Drive your scooter one handed, a dog on your lap after seven cocktails without a helmet. Indicate by beeping; overtake the man with two dead chickens hanging from his handlebars by their feet. Pass the old shirtless Ibu, her feet like smashed crabs, her dark nipples scraping along her sarong as she walks. Bounce over the potholes; go cross country into the bush when a truck passes in plumes of smoke with a big yellow drum of water sloshing around in the boot. Say hi to Effie the cow among the banana trees who is given one metre of rope through her nose to move around with. Buy your beer warm from the village tailor; have lunch made in a wok on the dirty floor with dogs sleeping among the pok choy, whipping the flies that disturb their dreams with the tips of their tails.
“Where you stay?”
“Where you go?”
Curiosity slips into a form of interrogation here. An old man stands a foot away from me watching as I purchase a hammer and select nails. He stares over his wrinkles, his jowls, his sagging pants, bare feet dusty and the ends of his toenails like brown quarter moons.
I walk my adopted street dog down to the seaweed farms, a carpet of coral and sand, hens round up their troop of chicks, dogs sleep among the discarded cigarette packets and plastic, the baby blue of the sky blurs into oranges and pinks in preparation for the evening. You get the very distinct feeling as a boule (white person) you are not welcome down there. Bamboo shanty shacks sway in the breeze with walls made from weaved fronds and shards of corrugated iron; clothes dry on makeshift lines hung between coconut trees. Old ladies untangle blue lines of rope from their harvests and smile stiffly in reciprocation of my smile; other ladies walk up from the water which is a shade nothing short of paint palette turquoise with baskets of seaweed on their heads, baggy T-shirts soaking, salt water dripping on their faces. A group of men hold roosters, stroking their feathery backs sparkling emerald in the light and with both hands under their wings they bounce them – bringing them off the ground slightly and dropping them down onto their clawed feet. They repeat this process a dozen times, a kind of physiotherapy for their prized fighters. The men mumble amongst themselves as I wander past; I pick up the words “dog” and “white person” in their dialect, I smile and keep walking.
“Where you go?” One man calls out, a clove cigarette dangling from the corner of his mouth chimneying smoke over the side of his face.
“Jalan Jalan,” I say. Walking.
“Local dog,” he says grinning.
“Yes,” I say. “Nama Alfie.”
“Ah, Alphine. Where you stay?”
The main street is closed for a ceremony, a cremation. There are no morgues; seldom even a fridge in most of the warungs – cooked chicken just sits all day in plastic cabinets reminiscent of where my grandmother keeps her Scottish trinkets in her air-conned living room back in Boondall, Brisbane. Corpses are buried right after death. Loved ones stick colourful umbrellas into the mound of dirt to protect them from the weather as the flesh and organs decompose. In two years the bones are dug up. Word has it sometimes a bone or two goes missing. You learn to shiver when you see dogs in the grave yard.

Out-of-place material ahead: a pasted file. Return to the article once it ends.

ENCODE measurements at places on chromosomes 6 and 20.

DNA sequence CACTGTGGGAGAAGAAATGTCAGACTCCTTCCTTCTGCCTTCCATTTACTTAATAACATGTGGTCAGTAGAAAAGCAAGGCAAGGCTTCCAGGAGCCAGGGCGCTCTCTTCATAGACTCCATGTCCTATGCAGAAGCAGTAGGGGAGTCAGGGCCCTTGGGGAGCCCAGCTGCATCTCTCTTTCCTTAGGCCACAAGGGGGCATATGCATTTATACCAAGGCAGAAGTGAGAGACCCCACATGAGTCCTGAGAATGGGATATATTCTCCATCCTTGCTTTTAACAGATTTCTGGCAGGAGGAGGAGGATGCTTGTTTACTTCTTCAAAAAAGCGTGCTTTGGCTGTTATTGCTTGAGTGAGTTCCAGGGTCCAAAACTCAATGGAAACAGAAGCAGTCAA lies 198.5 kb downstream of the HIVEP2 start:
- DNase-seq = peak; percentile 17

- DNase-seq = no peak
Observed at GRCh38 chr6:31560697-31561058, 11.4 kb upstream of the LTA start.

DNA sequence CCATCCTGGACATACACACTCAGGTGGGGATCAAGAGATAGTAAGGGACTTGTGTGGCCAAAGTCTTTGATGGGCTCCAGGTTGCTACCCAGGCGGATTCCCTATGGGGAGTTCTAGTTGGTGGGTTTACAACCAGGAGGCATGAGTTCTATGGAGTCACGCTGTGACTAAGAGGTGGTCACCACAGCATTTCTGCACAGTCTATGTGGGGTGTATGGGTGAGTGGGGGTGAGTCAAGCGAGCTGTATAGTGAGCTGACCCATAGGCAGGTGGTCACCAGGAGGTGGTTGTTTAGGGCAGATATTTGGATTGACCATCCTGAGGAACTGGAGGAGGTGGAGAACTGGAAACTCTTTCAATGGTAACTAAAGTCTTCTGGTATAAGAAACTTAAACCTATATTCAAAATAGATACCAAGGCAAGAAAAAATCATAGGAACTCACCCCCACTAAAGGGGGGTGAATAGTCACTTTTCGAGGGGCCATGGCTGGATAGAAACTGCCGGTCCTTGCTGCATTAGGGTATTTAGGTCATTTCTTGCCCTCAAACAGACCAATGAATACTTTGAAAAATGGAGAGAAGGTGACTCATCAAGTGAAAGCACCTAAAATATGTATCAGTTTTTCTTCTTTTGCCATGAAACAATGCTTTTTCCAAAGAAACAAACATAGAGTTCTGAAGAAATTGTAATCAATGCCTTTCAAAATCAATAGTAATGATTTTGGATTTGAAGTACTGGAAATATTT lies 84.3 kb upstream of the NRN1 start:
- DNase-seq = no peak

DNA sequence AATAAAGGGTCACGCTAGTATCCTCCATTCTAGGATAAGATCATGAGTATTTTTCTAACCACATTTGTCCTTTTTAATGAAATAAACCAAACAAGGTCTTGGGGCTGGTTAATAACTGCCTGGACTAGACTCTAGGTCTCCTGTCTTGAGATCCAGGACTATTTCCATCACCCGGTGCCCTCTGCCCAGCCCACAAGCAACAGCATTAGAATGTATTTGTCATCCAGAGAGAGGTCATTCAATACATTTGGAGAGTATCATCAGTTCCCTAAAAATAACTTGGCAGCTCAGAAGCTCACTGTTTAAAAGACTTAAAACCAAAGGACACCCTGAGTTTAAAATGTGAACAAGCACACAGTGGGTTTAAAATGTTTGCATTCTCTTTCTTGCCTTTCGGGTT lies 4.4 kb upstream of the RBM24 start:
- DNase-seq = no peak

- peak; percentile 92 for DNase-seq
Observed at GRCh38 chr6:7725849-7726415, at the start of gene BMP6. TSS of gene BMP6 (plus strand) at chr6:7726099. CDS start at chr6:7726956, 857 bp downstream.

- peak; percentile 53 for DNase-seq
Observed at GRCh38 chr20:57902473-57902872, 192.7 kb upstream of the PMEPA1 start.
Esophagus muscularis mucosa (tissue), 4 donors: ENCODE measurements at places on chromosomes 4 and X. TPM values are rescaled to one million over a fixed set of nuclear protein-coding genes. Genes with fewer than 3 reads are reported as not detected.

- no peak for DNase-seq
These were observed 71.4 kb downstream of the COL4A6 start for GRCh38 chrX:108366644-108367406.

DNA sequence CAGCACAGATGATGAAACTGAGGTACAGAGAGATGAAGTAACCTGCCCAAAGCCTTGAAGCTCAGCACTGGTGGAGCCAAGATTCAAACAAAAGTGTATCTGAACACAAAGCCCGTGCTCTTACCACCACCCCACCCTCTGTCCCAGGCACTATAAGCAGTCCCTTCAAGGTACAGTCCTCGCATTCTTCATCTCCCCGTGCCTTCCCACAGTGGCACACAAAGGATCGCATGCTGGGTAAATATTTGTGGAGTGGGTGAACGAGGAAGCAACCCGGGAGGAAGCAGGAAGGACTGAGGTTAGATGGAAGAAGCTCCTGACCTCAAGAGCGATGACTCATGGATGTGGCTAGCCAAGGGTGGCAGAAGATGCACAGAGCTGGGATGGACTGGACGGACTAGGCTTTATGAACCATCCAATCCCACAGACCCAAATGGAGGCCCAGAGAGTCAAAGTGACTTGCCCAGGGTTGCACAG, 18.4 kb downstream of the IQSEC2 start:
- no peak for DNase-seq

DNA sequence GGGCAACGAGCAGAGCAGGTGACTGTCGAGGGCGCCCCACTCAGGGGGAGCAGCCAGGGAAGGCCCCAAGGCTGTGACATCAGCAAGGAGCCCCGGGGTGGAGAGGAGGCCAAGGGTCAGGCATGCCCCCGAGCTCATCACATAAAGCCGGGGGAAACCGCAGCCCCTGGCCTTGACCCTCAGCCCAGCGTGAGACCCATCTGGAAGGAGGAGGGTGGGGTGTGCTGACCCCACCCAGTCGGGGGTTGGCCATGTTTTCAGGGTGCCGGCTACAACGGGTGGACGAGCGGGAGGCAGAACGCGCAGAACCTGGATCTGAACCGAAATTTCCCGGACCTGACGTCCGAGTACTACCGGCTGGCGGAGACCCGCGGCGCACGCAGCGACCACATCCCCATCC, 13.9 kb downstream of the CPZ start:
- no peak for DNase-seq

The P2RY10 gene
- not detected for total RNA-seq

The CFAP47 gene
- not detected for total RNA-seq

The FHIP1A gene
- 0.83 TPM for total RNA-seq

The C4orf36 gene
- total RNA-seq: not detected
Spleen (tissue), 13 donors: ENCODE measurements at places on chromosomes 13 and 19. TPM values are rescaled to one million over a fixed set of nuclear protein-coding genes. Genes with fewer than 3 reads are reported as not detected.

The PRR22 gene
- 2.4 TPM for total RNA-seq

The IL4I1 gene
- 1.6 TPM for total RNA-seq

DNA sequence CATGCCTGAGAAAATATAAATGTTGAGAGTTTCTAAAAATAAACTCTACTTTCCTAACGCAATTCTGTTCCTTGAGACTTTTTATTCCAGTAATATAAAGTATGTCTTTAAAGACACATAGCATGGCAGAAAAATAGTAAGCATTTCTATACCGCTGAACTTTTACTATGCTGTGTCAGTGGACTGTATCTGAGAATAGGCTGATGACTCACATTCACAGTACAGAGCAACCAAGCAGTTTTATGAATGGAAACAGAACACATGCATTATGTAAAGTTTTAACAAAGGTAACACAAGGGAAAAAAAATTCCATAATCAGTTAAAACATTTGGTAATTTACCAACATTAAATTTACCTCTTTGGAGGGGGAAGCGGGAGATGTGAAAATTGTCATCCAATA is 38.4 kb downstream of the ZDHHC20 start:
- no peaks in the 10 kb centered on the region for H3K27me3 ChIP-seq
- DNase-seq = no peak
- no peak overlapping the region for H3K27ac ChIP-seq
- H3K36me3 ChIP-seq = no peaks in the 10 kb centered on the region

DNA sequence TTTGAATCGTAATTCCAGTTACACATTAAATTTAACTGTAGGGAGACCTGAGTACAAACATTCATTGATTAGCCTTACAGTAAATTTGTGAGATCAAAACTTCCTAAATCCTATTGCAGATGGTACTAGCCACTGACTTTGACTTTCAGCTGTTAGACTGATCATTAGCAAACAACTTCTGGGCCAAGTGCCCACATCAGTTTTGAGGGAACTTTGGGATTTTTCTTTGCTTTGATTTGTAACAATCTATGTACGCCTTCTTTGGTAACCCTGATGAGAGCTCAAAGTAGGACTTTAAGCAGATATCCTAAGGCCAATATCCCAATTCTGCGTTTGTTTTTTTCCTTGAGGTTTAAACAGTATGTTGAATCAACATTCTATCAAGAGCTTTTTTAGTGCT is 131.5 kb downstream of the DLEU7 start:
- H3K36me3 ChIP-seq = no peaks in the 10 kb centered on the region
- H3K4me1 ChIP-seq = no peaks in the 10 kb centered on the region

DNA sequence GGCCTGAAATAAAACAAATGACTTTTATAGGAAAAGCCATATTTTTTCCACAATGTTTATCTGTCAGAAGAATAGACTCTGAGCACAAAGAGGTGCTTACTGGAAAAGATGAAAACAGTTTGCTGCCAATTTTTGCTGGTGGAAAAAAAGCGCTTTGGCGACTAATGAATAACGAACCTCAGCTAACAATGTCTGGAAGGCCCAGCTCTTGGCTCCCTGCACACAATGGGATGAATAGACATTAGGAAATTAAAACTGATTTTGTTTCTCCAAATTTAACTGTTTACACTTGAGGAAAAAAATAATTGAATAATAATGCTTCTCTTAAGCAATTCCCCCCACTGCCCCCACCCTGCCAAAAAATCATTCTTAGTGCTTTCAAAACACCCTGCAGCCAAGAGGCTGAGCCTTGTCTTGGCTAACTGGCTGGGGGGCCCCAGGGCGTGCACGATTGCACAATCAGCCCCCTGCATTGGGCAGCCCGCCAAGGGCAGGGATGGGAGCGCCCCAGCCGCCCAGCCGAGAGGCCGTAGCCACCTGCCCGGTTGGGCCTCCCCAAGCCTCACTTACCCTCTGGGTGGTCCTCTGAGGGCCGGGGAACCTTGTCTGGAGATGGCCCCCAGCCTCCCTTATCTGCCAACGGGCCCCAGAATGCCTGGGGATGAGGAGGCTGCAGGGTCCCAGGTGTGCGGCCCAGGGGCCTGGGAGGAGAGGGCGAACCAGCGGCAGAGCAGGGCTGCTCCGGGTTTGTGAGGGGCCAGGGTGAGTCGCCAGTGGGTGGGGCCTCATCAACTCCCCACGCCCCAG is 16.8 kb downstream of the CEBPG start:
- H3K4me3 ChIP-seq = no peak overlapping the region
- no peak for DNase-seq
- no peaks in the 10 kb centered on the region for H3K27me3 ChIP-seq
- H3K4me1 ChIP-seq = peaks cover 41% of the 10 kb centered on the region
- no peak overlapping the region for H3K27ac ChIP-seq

Cremations are done in batches; it’s more cost effective that way. Ten at a time in a big puff of smoke and the whole island it seems is invited – this island and the two islands over. Tourists sit on the side of the road, their beachy print sarongs tied to their waist like the tops of plastic bags to show their respect as they snap away on their cameras. The local warung owners move their shanty bamboo shacks right out the front of the cemetery and sell candy and chips and soft drink like it’s a bloody fun fair. A large palm frond dwelling is erected ten metres long, put up in the space of a few hours when every other job on the island seems to take weeks. Offering boxes are dotted along the floor, swirls of musky incense blow with the sea air.
I take a back street – more of what the western world would deem a foot path witches-hatted off for repair. I pull over to let a group of old Ibus in traditional dress shuffle past – lace blouses, sarongs, a scarf around their waist. I smile at two young boys sitting barefoot beside a temple and as I continue along one of them pegs his empty juice bottle at my bike. I turn around and he sprints behind a tree. I keep driving and say good morning to a young girl with pig tails all of about five. The knowledge of what my pale skin stands for isn’t lost on her either. “Give me money,” she responds.
I park and stick a cigarette into my mouth, digging through my bag for a lighter. Discrimination here slides down the bloodline, idea hand-me-downs served to the kids for breakfast lunch and tea. All of us boules are the same, come here in our droves with our wads of cash and no respect. I hate that it is like that. I feel my faith slide like oil down a mirror and I am shuffling through the mound of contents in my bag when an old man pops up with a lighter held out in his hand, his dark palm covering the flame. I breathe deep, let the smoke pour out of my mouth and before I have time to thank him he disappears back into the crowd, cracked heels flicking up from under his sarong.